About the Project
Candidates should have expertise in computational theoretical physics or chemistry, or related areas and will work on topics related to the structure and function of nanoscale printable materials. We expect the ability and desire to work in a heterogeneous interdisciplinary environment, strong research skills, and a history of innovation and accomplishment documented by a strong academic record. Prior involvement in the workflow engineering, the development of complex computational methods on HPC architectures and appropriate skills in software engineering using state-of-the-art object-oriented languages is required. Successful candidates should be able to demonstrate strong programming skills in high-level languages, such as python or C++.
2) Fediai, A., Symalla, F., Friederich, P., Wenzel, W., 2019. Disorder compensation controls doping efficiency in organic semiconductors. NATURE COMMUNICATIONS 10. https://doi.org/10.1038/s41467-019-12526-6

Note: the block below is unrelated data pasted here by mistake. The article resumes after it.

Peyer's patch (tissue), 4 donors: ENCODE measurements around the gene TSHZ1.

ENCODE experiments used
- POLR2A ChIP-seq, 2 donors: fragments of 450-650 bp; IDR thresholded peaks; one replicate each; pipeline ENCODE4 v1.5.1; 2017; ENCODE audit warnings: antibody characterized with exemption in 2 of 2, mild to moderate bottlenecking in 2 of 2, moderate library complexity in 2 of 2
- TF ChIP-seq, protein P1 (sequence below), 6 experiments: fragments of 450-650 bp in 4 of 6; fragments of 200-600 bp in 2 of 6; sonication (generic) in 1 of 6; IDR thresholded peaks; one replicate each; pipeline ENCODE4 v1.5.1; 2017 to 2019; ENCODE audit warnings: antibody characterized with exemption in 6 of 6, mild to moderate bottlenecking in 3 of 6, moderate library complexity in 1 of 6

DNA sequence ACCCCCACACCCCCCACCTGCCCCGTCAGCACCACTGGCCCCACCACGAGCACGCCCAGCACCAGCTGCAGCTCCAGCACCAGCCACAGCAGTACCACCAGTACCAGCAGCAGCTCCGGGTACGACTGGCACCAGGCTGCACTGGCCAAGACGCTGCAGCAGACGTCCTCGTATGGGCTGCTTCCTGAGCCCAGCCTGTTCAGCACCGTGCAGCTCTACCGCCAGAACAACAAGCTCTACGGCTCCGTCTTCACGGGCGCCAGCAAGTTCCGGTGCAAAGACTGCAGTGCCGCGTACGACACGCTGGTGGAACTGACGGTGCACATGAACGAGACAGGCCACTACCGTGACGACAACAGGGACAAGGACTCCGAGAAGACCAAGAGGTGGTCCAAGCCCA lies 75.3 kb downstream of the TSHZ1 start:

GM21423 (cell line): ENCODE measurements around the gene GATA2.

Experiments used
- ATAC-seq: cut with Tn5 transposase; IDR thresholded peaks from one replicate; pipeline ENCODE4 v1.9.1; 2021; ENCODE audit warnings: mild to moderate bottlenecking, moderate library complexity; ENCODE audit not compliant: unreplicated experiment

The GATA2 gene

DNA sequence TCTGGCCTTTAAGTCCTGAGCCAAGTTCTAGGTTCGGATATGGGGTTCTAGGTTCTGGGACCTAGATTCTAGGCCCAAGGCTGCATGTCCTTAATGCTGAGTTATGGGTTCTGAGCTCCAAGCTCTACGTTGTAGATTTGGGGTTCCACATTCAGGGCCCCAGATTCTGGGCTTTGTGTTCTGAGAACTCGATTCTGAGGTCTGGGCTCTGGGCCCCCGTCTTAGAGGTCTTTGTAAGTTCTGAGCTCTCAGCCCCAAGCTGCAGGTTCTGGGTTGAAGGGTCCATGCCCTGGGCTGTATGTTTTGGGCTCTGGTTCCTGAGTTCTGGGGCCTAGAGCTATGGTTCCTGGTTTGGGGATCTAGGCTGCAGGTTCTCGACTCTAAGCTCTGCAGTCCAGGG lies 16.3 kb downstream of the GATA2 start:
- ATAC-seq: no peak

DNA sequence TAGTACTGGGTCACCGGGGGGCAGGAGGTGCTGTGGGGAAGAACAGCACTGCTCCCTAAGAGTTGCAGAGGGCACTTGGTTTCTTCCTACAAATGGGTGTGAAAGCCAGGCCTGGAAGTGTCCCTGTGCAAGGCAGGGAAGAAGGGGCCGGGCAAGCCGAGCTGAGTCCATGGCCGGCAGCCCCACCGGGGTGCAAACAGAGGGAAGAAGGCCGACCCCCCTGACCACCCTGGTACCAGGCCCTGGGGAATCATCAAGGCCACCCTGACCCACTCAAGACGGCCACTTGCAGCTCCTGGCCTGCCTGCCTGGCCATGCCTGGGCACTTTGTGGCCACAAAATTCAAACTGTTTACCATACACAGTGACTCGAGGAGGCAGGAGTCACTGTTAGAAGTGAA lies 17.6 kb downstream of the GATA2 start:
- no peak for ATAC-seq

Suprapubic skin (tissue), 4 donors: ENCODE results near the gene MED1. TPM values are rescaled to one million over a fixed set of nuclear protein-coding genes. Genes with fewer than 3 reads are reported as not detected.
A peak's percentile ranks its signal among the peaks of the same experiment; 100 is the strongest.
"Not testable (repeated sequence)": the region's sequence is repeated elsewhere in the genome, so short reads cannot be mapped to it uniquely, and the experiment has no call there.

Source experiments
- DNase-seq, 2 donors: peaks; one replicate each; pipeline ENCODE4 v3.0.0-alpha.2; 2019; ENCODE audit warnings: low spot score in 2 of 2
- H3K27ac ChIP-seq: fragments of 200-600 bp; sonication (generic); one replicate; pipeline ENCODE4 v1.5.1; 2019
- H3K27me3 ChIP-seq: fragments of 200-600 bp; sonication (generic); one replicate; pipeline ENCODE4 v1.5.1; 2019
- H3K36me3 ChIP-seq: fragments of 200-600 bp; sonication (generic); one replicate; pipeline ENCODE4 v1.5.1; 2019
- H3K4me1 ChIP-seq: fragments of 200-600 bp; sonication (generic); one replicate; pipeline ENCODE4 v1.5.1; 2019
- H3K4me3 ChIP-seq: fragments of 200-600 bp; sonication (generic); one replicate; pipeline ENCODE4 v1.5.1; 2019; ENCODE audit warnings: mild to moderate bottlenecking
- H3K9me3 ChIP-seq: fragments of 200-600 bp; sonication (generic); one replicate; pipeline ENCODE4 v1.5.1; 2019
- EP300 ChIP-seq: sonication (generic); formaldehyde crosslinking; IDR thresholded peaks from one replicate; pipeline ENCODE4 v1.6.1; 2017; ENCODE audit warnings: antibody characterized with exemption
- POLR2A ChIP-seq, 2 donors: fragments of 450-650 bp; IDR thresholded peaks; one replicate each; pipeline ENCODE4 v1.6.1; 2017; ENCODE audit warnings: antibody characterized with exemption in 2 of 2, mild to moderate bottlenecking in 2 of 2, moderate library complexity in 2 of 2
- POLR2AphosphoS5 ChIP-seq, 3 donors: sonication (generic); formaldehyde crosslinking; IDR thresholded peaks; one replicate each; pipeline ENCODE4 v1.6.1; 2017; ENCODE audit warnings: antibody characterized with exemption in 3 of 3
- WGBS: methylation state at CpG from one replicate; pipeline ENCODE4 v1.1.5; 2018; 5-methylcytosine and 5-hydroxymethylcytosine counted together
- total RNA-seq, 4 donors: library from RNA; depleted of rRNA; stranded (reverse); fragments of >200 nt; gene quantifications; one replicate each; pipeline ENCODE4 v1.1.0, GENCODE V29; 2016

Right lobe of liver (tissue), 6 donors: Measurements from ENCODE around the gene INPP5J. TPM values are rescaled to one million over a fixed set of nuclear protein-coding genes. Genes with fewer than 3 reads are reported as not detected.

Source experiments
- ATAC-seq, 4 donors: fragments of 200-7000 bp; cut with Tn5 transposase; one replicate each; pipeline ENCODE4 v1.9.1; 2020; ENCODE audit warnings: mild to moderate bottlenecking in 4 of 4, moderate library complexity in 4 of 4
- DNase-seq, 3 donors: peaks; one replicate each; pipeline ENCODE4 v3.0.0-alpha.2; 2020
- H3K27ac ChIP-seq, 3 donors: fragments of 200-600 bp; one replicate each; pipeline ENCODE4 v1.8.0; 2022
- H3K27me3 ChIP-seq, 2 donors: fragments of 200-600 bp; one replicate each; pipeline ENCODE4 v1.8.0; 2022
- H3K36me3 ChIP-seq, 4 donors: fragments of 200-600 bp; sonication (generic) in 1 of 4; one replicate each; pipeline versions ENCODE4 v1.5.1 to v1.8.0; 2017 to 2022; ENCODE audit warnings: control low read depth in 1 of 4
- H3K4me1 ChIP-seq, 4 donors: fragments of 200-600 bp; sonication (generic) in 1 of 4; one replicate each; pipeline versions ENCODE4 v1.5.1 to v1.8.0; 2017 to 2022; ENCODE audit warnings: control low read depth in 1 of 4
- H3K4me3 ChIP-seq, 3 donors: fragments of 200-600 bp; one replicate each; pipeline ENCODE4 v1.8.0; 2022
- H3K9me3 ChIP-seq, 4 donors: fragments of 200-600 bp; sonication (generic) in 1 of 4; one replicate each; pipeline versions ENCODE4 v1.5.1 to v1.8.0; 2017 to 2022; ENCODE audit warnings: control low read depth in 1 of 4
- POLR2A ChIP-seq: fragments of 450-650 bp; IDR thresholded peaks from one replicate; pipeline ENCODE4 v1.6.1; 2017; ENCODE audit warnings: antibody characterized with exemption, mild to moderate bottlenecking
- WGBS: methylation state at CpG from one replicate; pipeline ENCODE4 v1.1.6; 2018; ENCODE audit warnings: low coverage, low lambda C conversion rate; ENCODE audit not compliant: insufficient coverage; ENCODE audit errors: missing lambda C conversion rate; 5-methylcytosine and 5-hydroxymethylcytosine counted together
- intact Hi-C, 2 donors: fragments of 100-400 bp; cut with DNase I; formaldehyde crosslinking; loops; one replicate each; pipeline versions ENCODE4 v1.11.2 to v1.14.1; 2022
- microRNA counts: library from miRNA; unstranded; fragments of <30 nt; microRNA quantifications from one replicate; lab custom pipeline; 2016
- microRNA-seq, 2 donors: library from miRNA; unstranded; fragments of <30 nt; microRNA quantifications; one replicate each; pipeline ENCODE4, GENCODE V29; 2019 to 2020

3) Müller, K., J. Helfferich, F. Zhao, R. Verma, A.B. Kanj, V. Meded, D. Bléger, W. Wenzel, and L. Heinke, Switching the Proton Conduction in Nanoporous, Crystalline Materials by Light. Advanced Materials. 30: p. 1706551(2018).
4) Friederich, P., V. Gomez, C. Sprau, V. Meded, T. Strunk, M. Jenne, A. Magri, F. Symalla, A. Colsmann, M. Ruben, and W. Wenzel, Rational In Silico Design of an Organic Semiconductor with Improved Electron Mobility. Advanced Materials. 29, 3505 (2017).
5) Moench, T., P. Friederich, F. Holzmueller, B. Rutkowski, J. Benduhn, T. Strunk, C. Koerner, K. Vandewal, A. Czyrska-Filemonowicz, W. Wenzel, and K. Leo, Influence of Meso and Nanoscale Structure on the Properties of Highly Efficient Small Molecule Solar Cells. Advanced Energy Materials, 6 , 1501280 (2015).
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